IL-2 with­out the tox­ic side ef­fects? Or­bimed backs the idea in Syn­thorx' $63M round

A start­up in San Diego that’s bold­ly re-writ­ing the code for life by ex­pand­ing the ge­net­ic “al­pha­bet” just got a big in­fu­sion of cash from Or­bimed. The com­pa­ny, called Syn­thorx, raised $63 mil­lion on the promise of po­ten­tial ther­a­pies built on break­throughs in syn­thet­ic bi­ol­o­gy.

Floyd Romes­berg

Syn­thorx is build­ing its tech on work pi­o­neered by Floyd Romes­berg, a pro­fes­sor at The Scripps Re­search In­sti­tute in San Diego, who found a way to ex­tend the ge­net­ic al­pha­bet. In ad­di­tion to the nat­ur­al DNA base pairs A-T and G-C, Romes­berg de­vel­oped a third, syn­thet­ic base pair coined X-Y. The ex­tra pair cre­ates a huge op­por­tu­ni­ty to tweak pro­teins, as they can be built with up to 172 amino acids in­stead of the measly 20 avail­able with nat­ur­al base pairs.

When I first en­coun­tered Syn­thorx back in 2014, its then-CEO Court Turn­er put it this way:

“If you have a ques­tion and you can on­ly an­swer it with 20 words, how good would your an­swer be?” Now imag­ine hav­ing 172 words.

Even though Syn­thorx is a tiny com­pa­ny still ear­ly in its field, this is not the first time its caught our at­ten­tion. The com­pa­ny, in­cu­bat­ed in its ear­ly days at Aval­on Ven­tures’ start­up cam­pus COI Phar­ma­ceu­ti­cals, at­tract­ed A-list tal­ent late last year when Lau­ra Shawver came on board as CEO. Shawver is best known for lead­ing Cleave Bio­sciences through two siz­able rounds of fund­ing. She left Cleave when it was well-cap­i­tal­ized and in the midst of ad­vanc­ing an ex­cit­ing pipeline to in­stead lead Syn­thorx.

Lau­ra Shawver

“It’s not very of­ten that one gets to par­tic­i­pate in some­thing that is po­ten­tial­ly game-chang­ing for ther­a­peu­tics and like­ly will — this plat­form tech­nol­o­gy will be uti­lized for years to come,” she told End­points News at the time.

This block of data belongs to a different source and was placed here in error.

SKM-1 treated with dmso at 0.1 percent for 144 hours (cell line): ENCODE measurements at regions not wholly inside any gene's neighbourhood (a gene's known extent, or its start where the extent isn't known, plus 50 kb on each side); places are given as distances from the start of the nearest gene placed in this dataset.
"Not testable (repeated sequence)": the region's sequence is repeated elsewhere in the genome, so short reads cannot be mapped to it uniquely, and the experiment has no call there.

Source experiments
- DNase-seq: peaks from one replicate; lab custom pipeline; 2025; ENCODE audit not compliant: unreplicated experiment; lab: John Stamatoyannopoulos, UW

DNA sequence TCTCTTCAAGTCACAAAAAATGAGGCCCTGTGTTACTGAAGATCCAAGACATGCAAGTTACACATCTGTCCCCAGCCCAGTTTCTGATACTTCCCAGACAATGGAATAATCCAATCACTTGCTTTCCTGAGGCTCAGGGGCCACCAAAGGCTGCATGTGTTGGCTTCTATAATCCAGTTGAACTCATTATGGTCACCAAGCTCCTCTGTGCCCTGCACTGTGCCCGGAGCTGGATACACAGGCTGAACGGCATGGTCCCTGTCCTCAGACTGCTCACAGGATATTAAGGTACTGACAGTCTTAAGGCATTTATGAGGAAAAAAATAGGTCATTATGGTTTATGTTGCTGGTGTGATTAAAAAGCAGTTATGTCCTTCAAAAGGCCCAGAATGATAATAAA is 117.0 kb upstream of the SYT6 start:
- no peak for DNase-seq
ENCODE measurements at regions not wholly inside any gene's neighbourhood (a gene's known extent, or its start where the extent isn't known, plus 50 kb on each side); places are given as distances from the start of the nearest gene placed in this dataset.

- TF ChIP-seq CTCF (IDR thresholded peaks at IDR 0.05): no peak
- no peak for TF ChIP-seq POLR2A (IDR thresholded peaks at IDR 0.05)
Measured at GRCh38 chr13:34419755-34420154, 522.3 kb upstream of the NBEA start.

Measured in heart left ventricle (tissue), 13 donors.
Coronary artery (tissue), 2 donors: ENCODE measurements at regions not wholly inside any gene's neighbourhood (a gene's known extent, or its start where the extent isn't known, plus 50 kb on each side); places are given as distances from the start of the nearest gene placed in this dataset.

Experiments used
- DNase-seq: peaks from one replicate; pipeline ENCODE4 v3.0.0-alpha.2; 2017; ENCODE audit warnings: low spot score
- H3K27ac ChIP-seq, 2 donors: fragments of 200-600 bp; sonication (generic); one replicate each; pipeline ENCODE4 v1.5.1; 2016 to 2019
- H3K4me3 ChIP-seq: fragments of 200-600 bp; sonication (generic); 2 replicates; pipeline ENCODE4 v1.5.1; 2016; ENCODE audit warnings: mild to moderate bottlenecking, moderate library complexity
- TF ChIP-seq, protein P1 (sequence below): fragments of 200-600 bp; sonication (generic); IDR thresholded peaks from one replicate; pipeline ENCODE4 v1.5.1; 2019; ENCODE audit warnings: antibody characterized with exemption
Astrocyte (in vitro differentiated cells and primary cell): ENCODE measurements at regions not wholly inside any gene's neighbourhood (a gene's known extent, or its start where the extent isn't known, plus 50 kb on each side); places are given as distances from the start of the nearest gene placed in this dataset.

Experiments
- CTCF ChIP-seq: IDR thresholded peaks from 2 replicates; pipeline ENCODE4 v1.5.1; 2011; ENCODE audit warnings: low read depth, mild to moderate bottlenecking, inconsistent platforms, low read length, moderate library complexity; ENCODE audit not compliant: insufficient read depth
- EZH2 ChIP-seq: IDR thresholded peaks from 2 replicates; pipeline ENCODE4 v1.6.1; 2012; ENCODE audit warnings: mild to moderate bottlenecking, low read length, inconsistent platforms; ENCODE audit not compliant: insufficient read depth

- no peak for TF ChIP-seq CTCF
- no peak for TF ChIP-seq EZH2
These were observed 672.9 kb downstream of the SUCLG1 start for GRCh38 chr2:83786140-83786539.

With the com­pa­ny’s ge­net­ic lex­i­con, Syn­thorx is cre­at­ing a pipeline of par­tial­ly syn­thet­ic bi­o­log­ics, in­clud­ing its lead pro­gram in in­ter­leukin-2 (IL-2) for can­cer (which the com­pa­ny is call­ing Syn­thorin IL-2). Shawver tells me the ap­proved IL-2 drug is known to work in­cred­i­bly well at boost­ing an­ti-tu­mor ac­tiv­i­ty, but it comes with side ef­fects so se­vere that the treat­ments are hard­ly used any­more.

“Tra­di­tion­al­ly, you have to give IL-2 at very high dos­es, which stim­u­lates the im­mune sys­tem and you get pro­found an­ti-tu­mor ac­tiv­i­ty,” Shawver said. “But comes with very bad side ef­fects. We’re try­ing to pre­serve the ef­fi­ca­cious part, but not have the side ef­fects.”

Lots of com­pa­nies (in­clud­ing the ever-pop­u­lar Nek­tar) are try­ing to make IL-2 ther­a­pies, and of­ten they do this by PE­Gy­lat­ing their drug, there­by im­prov­ing the half-life. But the treat­ment still has side ef­fects be­cause IL-2 can both sup­press and ac­ti­vate the im­mune sys­tem.  With Syn­throx’ ex­pand­ed ge­net­ic al­pha­bet, the com­pa­ny can take a dif­fer­ent ap­proach, tweak­ing the make­up of the pro­tein it­self by care­ful­ly plac­ing syn­thet­ic amino acids and the PEG mol­e­cule to boost the mol­e­cule’s ef­fi­ca­cy and lim­it un­want­ed (and off-tar­get) side ef­fects.

Pe­ter Thomp­son

Syn­thorx has achieved this al­ready in pre­clin­i­cal stud­ies, and now it’s tak­ing it in­to the clin­ic in the first half of 2019. The re­cent Se­ries C round, led by Or­bimed and in­clud­ing new in­vestors Medicxi and Os­age Uni­ver­si­ty Part­ners (along with ex­ist­ing in­vestors), will fund the progress of the IL-2 pro­gram.

“We are im­pressed with the da­ta for Syn­thorin IL-2 and how the Syn­thorx tech­nol­o­gy plat­form can specif­i­cal­ly iden­ti­fy and se­lect pro­tein mod­i­fi­ca­tions that re­sult in the de­sired ther­a­peu­tic ef­fect and phar­ma­co­ki­net­ics,” said Or­biMed’s Pe­ter Thomp­son, who’s join­ing the Syn­thorx board. “It is easy to see how this plat­form could be ap­plied to a va­ri­ety of pro­tein ther­a­peu­tics.”

Shawver says the IL-2 drug will pri­mar­i­ly be used as a com­bo ther­a­py used in tan­dem with im­muno-on­col­o­gy agents. But op­por­tu­ni­ties ex­tend way be­yond on­col­o­gy. The com­pa­ny has plans to ap­ply the tech to the au­toim­mune space, per­haps tack­ling dis­eases like Crohn’s and rheuma­toid arthri­tis.

Im­age: Re­searchers at work in Syn­thorx’ lab. SYN­THORX

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